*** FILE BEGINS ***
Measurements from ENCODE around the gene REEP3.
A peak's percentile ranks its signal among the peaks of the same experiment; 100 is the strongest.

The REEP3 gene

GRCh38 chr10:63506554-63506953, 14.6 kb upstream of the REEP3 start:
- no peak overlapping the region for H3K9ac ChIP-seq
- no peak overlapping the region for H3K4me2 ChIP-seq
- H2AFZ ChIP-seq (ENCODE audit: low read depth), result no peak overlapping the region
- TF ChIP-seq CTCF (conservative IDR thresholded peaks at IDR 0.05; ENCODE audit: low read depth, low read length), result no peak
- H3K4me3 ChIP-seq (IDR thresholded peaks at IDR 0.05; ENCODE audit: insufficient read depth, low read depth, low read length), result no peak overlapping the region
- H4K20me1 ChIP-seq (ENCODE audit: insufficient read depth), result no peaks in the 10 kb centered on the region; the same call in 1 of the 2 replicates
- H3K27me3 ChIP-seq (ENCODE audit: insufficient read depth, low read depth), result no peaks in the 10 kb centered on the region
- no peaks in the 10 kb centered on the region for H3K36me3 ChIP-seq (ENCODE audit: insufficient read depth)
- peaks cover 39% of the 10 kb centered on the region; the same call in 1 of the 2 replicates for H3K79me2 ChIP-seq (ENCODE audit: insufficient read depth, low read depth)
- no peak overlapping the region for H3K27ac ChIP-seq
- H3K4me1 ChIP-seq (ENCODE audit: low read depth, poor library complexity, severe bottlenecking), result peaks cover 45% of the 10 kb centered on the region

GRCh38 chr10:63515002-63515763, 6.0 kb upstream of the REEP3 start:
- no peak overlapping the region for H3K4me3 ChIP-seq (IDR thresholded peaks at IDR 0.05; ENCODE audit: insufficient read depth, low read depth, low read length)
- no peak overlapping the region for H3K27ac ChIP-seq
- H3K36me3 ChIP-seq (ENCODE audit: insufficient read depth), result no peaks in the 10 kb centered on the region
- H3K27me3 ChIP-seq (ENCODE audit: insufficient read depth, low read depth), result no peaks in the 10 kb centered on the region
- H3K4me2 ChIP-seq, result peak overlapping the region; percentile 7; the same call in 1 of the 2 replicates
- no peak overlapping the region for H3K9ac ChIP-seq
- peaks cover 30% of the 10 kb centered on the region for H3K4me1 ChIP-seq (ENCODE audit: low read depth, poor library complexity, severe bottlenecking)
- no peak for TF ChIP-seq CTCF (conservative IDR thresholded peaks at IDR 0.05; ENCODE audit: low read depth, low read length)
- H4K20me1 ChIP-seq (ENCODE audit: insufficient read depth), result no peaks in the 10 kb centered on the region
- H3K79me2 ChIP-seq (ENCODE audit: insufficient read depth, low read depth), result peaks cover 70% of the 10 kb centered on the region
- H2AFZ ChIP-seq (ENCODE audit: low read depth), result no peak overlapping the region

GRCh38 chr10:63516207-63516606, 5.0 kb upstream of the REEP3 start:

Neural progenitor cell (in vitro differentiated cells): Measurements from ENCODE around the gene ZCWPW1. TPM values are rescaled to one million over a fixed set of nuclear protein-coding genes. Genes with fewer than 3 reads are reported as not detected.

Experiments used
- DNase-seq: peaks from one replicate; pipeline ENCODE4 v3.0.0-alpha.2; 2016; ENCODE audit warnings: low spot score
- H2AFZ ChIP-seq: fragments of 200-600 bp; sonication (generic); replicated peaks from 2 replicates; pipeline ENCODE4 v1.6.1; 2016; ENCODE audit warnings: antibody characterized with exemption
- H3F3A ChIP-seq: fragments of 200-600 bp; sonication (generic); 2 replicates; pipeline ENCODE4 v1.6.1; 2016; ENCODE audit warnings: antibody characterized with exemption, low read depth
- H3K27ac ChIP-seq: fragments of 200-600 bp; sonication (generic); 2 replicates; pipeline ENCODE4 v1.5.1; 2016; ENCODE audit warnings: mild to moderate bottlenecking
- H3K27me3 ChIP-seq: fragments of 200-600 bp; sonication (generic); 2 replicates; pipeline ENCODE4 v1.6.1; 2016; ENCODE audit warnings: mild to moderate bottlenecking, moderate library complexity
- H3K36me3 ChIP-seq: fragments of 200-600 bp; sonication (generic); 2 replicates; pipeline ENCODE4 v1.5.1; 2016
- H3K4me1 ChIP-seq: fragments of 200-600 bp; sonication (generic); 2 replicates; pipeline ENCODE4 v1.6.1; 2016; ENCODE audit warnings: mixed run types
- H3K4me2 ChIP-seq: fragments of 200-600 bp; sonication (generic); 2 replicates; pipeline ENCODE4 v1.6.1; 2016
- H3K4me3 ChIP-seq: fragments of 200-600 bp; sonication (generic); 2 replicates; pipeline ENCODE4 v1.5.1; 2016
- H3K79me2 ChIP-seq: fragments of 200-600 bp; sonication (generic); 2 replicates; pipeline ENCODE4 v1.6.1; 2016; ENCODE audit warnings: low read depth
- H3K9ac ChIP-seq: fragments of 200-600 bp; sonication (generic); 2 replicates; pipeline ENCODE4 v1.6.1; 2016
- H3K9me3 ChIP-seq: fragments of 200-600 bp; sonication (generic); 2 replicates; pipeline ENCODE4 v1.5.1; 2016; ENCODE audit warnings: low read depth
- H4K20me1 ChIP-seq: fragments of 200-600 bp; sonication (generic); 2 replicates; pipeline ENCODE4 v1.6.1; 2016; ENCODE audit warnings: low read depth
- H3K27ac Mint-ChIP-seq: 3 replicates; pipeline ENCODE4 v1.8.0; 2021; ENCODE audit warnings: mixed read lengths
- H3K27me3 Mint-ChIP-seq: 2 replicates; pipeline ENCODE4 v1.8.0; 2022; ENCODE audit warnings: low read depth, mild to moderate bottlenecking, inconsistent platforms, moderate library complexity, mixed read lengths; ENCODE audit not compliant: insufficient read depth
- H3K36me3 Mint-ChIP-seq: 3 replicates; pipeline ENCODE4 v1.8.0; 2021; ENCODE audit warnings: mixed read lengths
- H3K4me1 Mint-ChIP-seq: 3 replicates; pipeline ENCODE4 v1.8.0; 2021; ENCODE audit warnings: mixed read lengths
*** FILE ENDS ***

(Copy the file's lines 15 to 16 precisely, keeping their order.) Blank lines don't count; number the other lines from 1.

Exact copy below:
- H3K4me1 ChIP-seq (ENCODE audit: low read depth, poor library complexity, severe bottlenecking), result peaks cover 45% of the 10 kb centered on the region

GRCh38 chr10:63515002-63515763, 6.0 kb upstream of the REEP3 start: